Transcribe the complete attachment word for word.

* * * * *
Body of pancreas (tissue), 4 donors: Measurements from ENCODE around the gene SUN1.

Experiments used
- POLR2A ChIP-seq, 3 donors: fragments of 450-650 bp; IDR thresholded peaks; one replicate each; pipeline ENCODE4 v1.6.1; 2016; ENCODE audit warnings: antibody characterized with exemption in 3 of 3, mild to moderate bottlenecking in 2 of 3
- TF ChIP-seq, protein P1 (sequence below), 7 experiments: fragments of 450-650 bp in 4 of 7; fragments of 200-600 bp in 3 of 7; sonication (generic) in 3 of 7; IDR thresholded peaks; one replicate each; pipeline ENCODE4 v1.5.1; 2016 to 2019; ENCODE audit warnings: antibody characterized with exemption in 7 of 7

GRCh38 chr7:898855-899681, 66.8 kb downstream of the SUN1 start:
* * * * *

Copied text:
Body of pancreas (tissue), 4 donors: Measurements from ENCODE around the gene SUN1.

Experiments used
- POLR2A ChIP-seq, 3 donors: fragments of 450-650 bp; IDR thresholded peaks; one replicate each; pipeline ENCODE4 v1.6.1; 2016; ENCODE audit warnings: antibody characterized with exemption in 3 of 3, mild to moderate bottlenecking in 2 of 3
- TF ChIP-seq, protein P1 (sequence below), 7 experiments: fragments of 450-650 bp in 4 of 7; fragments of 200-600 bp in 3 of 7; sonication (generic) in 3 of 7; IDR thresholded peaks; one replicate each; pipeline ENCODE4 v1.5.1; 2016 to 2019; ENCODE audit warnings: antibody characterized with exemption in 7 of 7

GRCh38 chr7:898855-899681, 66.8 kb downstream of the SUN1 start: